* Posts by Steve Kellett

25 posts • joined 4 Mar 2008

Mourning Apple's war against sockets? The 2018 Mac mini should be your first port of call

Steve Kellett

Re: Macs typically have a longer usable life than Windows PCs ...

Two desktops at home:

A circa 2009/2010 Mac Mini with maxed out RAM, and a Dell Inspiron 540 of similar vintage which has been running Ubuntu since the original HDD died and now sports two hard drives and maxed out RAM. I’ve stuck at Ubuntu 16.04 as I suspect the driver compatibility creeping death for the decade plus old Dell hard ware it getting close, which is incidentally why my equally ancient Dell Netbook has Mint 17.2 on it.

I had to buy a VGA to HDMI converter box for a tenner earlier this year when the original Dell monitor died and I wanted to re-purpose one of the spare HD TVs we had kicking around (they breed).

Keeping this old hardware running is a hobby in and of itself....

Rookie almost wipes customer's entire inventory – unbeknownst to sysadmin

Steve Kellett

Re: And then billed 3 extra hours?

ICL 2905 to 2955 upgrade was to remove a jumper wire that slugged the system performance by making the CPU service interrupts continually.

Later machine families did this in the firmware.

Skype Classic headed for the chopping block on September 1

Steve Kellett

Oh marvelous

Another several massively frustrating hours trying to get my Dad's Skype to work again while hanging on the phone from the other side of the planet.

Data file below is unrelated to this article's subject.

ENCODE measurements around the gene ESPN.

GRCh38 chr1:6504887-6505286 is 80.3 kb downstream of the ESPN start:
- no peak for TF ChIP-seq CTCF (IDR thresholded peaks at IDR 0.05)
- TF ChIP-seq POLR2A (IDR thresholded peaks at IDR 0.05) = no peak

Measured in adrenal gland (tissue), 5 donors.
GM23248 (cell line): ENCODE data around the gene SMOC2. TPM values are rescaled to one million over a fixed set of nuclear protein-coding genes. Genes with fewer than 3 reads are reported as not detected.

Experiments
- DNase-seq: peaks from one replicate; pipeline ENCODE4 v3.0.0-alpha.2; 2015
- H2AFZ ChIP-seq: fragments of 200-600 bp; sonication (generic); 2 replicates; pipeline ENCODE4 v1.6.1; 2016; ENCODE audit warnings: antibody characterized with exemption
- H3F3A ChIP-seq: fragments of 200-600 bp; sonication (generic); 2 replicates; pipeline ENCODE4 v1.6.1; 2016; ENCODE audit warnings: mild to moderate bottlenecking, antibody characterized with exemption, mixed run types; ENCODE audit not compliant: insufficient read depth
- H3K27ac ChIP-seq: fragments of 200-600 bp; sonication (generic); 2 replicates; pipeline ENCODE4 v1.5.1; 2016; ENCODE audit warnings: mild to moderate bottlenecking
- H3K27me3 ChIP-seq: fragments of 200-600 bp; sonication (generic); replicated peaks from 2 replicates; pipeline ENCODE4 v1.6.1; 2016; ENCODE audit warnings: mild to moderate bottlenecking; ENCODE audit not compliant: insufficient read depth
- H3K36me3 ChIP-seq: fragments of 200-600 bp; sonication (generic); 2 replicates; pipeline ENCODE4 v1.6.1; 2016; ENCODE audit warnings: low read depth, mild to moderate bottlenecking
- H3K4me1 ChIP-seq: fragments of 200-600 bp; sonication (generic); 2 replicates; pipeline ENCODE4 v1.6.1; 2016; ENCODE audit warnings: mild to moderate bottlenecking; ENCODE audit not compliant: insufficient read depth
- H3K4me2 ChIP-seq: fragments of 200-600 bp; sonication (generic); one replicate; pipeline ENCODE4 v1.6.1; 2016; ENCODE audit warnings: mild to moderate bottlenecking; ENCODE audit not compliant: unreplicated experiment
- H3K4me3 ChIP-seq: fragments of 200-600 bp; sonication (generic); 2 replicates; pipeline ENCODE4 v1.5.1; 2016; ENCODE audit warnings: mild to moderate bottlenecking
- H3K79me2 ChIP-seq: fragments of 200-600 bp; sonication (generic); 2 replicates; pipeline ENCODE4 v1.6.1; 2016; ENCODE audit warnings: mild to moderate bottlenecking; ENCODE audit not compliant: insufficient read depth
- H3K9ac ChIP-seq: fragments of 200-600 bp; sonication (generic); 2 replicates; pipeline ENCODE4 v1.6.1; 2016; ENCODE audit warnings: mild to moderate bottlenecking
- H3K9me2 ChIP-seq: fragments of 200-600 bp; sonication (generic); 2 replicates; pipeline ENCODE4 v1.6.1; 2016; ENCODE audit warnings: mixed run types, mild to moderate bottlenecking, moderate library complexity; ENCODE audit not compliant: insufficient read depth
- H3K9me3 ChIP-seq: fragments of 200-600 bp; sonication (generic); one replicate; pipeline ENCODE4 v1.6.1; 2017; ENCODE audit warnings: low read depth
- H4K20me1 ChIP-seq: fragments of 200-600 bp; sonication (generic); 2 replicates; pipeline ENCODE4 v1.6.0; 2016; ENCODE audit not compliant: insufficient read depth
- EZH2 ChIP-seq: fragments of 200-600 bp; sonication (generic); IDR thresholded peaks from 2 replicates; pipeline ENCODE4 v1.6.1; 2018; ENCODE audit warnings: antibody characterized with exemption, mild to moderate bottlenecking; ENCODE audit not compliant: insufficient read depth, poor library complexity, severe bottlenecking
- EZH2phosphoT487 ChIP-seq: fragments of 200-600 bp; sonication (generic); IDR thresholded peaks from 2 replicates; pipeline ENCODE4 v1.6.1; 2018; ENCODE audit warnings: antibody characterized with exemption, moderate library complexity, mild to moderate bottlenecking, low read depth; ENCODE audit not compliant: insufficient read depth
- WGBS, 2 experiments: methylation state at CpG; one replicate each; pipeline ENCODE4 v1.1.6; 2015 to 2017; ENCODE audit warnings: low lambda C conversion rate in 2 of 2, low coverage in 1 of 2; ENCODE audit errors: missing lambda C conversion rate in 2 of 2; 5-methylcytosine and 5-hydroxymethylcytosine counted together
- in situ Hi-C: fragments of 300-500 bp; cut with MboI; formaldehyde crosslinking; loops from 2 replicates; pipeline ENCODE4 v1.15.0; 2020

Open plan offices flop – you talk less, IM more, if forced to flee a cubicle

Steve Kellett

Re: What about disturbing others?

I had a stunned reaction from some 20 something colleagues yesterday when I described a chain smoking colleague from the early 80's who would sometimes during times of extreme stress have three cigs on the go simultaneously. "Yes. People did used to be allowed to smoke in the workplace".

Agile development exposed as techie superstition

Steve Kellett
Pint

Re: There were studies ...

Used to call it the "cardboard programmer" technique.

It inevitably had two outcomes: A fixed problem and a confused colleague.

So a "win win" then

It's Patch Blues-day: Bad October Windows updates trigger BSODs

Steve Kellett

I had a Windows 10 driver update give me the same BSOD on my “Because the BLE SDK only works on MS” dual boot machine.

Yeah. Inaccessible boot device because of a driver update for a NAS. Glorious. Isn’t being an unpaid unit tester great?

Just how are HMRC’s IT systems going to cope with Brexit?

Steve Kellett
Coat

Re: " a member of the IDMSX development team.final release..circa 1994/5."

We had a bunch of people from "the revenue" seconded to ICL working on the systems integration phase of the end to end validationof the entire "Open TP[1]" feature set as they were planning on exploiting the new functionalities for developments scheduled for, i assume, '96 or '97. It might have been the system in question, but a lot of those central government applications were late '80's vintage.

Mine's the one with the SFL reference card in the pocket.

1) Distributed transaction processing for heterogeneous systems, All good fun until someone loses an eye.

Steve Kellett

Re: Yup. It's VME hosting an app in IDMSX

I was a member of the IDMSX development team at the time the final release was shuffled out of the door circa 1994/5.

Prior to that I was part of the 3rd line support team '85 to '92, although I cut my teeth on the 1900 version in the early '80's.

Still got an old diagnostic guide somewhere...

Fresh cotton underpants fix series of mysterious mainframe crashes

Steve Kellett

Re: Humidity control

Long enough ago and far enough away that I can remove anonymity from the guilty...